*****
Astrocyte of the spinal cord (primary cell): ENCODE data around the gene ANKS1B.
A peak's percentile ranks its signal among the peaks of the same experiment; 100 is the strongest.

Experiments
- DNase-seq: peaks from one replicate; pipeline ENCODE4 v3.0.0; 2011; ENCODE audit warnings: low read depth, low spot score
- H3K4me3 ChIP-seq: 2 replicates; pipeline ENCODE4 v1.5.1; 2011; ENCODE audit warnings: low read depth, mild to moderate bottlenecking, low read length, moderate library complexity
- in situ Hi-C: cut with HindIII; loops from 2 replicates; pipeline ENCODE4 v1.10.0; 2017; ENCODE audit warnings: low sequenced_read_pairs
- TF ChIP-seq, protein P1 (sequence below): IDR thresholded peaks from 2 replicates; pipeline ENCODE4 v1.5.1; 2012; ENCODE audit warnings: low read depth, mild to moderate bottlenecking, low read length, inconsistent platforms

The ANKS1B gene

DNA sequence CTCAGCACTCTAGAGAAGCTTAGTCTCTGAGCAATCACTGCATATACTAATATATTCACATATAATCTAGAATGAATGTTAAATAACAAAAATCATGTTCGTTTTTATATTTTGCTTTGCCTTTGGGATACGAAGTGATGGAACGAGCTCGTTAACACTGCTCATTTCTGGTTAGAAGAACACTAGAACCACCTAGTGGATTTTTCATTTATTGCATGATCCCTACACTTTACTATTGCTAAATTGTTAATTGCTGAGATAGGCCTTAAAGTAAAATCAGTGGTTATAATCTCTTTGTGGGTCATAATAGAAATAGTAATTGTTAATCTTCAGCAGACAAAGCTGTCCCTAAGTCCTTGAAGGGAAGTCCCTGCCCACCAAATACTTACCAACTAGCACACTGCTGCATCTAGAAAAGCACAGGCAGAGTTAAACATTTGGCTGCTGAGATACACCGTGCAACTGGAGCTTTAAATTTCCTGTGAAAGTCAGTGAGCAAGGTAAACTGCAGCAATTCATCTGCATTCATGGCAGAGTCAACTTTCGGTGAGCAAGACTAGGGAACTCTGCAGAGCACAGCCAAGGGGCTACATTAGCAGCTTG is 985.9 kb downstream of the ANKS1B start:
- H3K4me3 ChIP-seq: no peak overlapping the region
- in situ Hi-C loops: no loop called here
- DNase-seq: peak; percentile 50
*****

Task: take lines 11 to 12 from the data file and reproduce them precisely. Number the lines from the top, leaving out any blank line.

- in situ Hi-C loops: no loop called here
- DNase-seq: peak; percentile 50